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John James Robertson Croes (1834-1906)
1907 Obituary 
JOHN JAMES ROBERTSON CROES, Past-President of the American Society of Civil Engineers, who died at his residence in Yonkers, N.Y., on the 17th March, 1906, after a brief illness, was the son of a clergyman of the Protestant Episcopal Church, and was born at Richmond, Va., on the 25th November, 1834. He received his education at the College of St. James, Maryland, where he graduated in arts in 1853.
On leaving college, he served for several years on the staff of the New Jersey Railroad and Transportation Company, and subsequently assisted in the construction of the Ridgewood reservoir of the Brooklyn Waterworks, under the late Mr. James P. Kirkwood, chief Xngineer.
In 1860 he obtained employment, under Gen. George S. Greene, on the new Central Park reservoir of the Croton waterworks, and the High Bridge enlargement, and when Gen. Greene was called to the front in the Civil War, Mr. Croes became Resident Engineer of this work.
In 1863 he acted as Assistant Engineer on the Washington Aqueduct, under the Department of the Interior, and had charge of the completion of the Cabin John Bridge, the conduit and the Great Falls dam.
In 1865, he was engaged on investigations for a new water-supply to Cincinnati, and harbour improvements at St. Louis, under Mr. Kirkwood; and in December of the same year he returned to New York to take charge of surveys for the construction of storage reservoirs in the Croton Valley. The construction of the Boyd’s Corner Dam, the first high masonry dam built in the United States, was one of the results of Mr. Croes’s report upon this valley. For it Paper upon this dam, presented to the American Society of Civil Engineers in 1874, Mr. Crow was awarded the first Norman Medal.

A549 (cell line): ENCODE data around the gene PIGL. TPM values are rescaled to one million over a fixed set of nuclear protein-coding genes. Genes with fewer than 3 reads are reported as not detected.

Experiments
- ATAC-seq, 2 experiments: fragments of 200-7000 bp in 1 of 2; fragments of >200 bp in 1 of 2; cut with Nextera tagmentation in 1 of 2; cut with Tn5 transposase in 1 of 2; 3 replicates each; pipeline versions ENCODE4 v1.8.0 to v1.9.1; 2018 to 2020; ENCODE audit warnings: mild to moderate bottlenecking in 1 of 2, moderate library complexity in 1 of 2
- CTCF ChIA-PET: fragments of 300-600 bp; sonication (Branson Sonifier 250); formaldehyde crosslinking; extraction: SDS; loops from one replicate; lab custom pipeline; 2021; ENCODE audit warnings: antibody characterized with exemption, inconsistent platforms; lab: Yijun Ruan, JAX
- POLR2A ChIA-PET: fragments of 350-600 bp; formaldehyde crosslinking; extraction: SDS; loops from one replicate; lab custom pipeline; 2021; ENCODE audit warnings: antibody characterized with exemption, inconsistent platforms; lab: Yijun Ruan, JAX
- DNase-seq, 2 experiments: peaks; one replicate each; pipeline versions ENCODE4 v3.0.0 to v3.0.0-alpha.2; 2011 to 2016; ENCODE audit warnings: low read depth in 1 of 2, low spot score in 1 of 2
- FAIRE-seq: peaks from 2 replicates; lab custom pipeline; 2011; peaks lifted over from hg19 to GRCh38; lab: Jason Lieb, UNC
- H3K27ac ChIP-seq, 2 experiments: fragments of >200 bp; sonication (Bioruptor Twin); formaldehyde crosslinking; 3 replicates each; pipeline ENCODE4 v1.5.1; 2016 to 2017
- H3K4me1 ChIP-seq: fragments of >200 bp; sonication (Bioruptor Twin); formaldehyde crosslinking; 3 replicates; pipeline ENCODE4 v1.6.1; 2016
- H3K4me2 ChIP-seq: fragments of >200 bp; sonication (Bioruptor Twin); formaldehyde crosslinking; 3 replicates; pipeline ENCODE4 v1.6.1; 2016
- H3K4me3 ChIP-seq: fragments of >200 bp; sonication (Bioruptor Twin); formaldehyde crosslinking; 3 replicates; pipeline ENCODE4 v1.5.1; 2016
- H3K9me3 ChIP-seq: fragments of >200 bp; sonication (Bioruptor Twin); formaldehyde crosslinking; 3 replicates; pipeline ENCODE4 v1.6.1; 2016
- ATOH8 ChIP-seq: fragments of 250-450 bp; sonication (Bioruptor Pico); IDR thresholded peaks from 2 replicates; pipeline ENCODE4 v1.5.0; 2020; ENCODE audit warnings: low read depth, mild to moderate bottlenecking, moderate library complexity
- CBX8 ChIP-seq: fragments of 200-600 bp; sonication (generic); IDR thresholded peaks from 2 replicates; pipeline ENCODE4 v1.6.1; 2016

From 1872 to 1878 Mr. Croes was in the service of the Department of Public Parks of New York as Chief Engineer of the Topographical Bureau, in which capacity he supervised the survey and laying out of the street system of a district of 13,000 acres annexed to New York City, now known as the Borough of the Branx. In conjunction with Mr. F. L. Olmsted, Mr. Croes also submitted plans for rapid transit in this district and subsequently acted as Chief Engineer for the construction of one of the lines suggested, the Suburban Rapid Transit Company, which constructed its elevated road in 1883-1891.
Mr. Croes later engaged in consulting practice, and the undertakings with which he was connected during the course of a long and active career were very numerous and important. They include investigations and reports on water-supply for Sewark and Syracuse, two reports on the water-supply of New York City, the design and construction of waterworks at Indianapolis, services rendered on rapid-transit commissions, and many other undertakings. He made many valuable contributions to engineering literature in the form of papers and discussions before engineering societies and contributions to engineering journals.
He also compiled and edited "The Statistical Tables of American Waterworks," which became a well-known work of reference in America.
Mr. Croes was elected a member of the American Society of Civil Engineers in 1867, became a director in 1876, treasurer in 1877-87, a vice-president in 1888, and was elected president of that society in 1901. He was also a member of other American societies connected with waterworks and public health. In 1895 he was appointed by the Governor of New York a member of a commission to devise plans for the preservation of the Palisades on the Hudson River. Mr. Croes was engaged in active work up to within a few days of his death, being last employed as engineer of the Carnegie Lake and Bridges at Princeton University, New Jersey.
He was elected a Member of The Institution on the 7th March, 1882.